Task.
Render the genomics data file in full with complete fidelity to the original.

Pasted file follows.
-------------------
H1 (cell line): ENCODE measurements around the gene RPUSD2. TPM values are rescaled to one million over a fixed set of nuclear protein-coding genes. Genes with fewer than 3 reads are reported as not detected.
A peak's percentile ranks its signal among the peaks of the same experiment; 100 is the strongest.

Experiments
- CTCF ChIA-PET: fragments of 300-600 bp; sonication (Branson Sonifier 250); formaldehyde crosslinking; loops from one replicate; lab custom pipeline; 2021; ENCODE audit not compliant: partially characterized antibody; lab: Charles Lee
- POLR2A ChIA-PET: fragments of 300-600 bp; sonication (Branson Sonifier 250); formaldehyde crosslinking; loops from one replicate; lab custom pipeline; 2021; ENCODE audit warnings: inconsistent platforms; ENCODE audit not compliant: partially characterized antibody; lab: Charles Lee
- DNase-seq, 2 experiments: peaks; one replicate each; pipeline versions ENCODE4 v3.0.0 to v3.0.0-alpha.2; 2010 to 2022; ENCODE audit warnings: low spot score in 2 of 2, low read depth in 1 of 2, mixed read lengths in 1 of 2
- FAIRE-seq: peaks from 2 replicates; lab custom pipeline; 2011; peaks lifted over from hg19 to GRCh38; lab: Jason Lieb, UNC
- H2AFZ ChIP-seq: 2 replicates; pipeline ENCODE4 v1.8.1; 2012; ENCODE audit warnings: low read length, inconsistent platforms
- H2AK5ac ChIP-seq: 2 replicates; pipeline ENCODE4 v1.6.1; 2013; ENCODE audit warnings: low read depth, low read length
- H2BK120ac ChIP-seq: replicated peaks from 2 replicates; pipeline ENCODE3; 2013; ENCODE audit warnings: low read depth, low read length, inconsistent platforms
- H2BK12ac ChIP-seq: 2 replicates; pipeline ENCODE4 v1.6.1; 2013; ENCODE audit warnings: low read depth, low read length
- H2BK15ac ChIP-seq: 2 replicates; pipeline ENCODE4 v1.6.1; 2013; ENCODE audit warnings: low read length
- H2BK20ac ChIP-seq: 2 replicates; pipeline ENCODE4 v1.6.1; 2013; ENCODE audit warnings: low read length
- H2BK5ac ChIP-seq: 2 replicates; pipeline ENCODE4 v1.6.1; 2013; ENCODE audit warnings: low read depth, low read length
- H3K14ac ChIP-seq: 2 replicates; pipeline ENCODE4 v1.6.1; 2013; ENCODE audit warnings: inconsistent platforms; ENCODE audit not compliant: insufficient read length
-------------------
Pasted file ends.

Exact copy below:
H1 (cell line): ENCODE measurements around the gene RPUSD2. TPM values are rescaled to one million over a fixed set of nuclear protein-coding genes. Genes with fewer than 3 reads are reported as not detected.
A peak's percentile ranks its signal among the peaks of the same experiment; 100 is the strongest.

Experiments
- CTCF ChIA-PET: fragments of 300-600 bp; sonication (Branson Sonifier 250); formaldehyde crosslinking; loops from one replicate; lab custom pipeline; 2021; ENCODE audit not compliant: partially characterized antibody; lab: Charles Lee
- POLR2A ChIA-PET: fragments of 300-600 bp; sonication (Branson Sonifier 250); formaldehyde crosslinking; loops from one replicate; lab custom pipeline; 2021; ENCODE audit warnings: inconsistent platforms; ENCODE audit not compliant: partially characterized antibody; lab: Charles Lee
- DNase-seq, 2 experiments: peaks; one replicate each; pipeline versions ENCODE4 v3.0.0 to v3.0.0-alpha.2; 2010 to 2022; ENCODE audit warnings: low spot score in 2 of 2, low read depth in 1 of 2, mixed read lengths in 1 of 2
- FAIRE-seq: peaks from 2 replicates; lab custom pipeline; 2011; peaks lifted over from hg19 to GRCh38; lab: Jason Lieb, UNC
- H2AFZ ChIP-seq: 2 replicates; pipeline ENCODE4 v1.8.1; 2012; ENCODE audit warnings: low read length, inconsistent platforms
- H2AK5ac ChIP-seq: 2 replicates; pipeline ENCODE4 v1.6.1; 2013; ENCODE audit warnings: low read depth, low read length
- H2BK120ac ChIP-seq: replicated peaks from 2 replicates; pipeline ENCODE3; 2013; ENCODE audit warnings: low read depth, low read length, inconsistent platforms
- H2BK12ac ChIP-seq: 2 replicates; pipeline ENCODE4 v1.6.1; 2013; ENCODE audit warnings: low read depth, low read length
- H2BK15ac ChIP-seq: 2 replicates; pipeline ENCODE4 v1.6.1; 2013; ENCODE audit warnings: low read length
- H2BK20ac ChIP-seq: 2 replicates; pipeline ENCODE4 v1.6.1; 2013; ENCODE audit warnings: low read length
- H2BK5ac ChIP-seq: 2 replicates; pipeline ENCODE4 v1.6.1; 2013; ENCODE audit warnings: low read depth, low read length
- H3K14ac ChIP-seq: 2 replicates; pipeline ENCODE4 v1.6.1; 2013; ENCODE audit warnings: inconsistent platforms; ENCODE audit not compliant: insufficient read length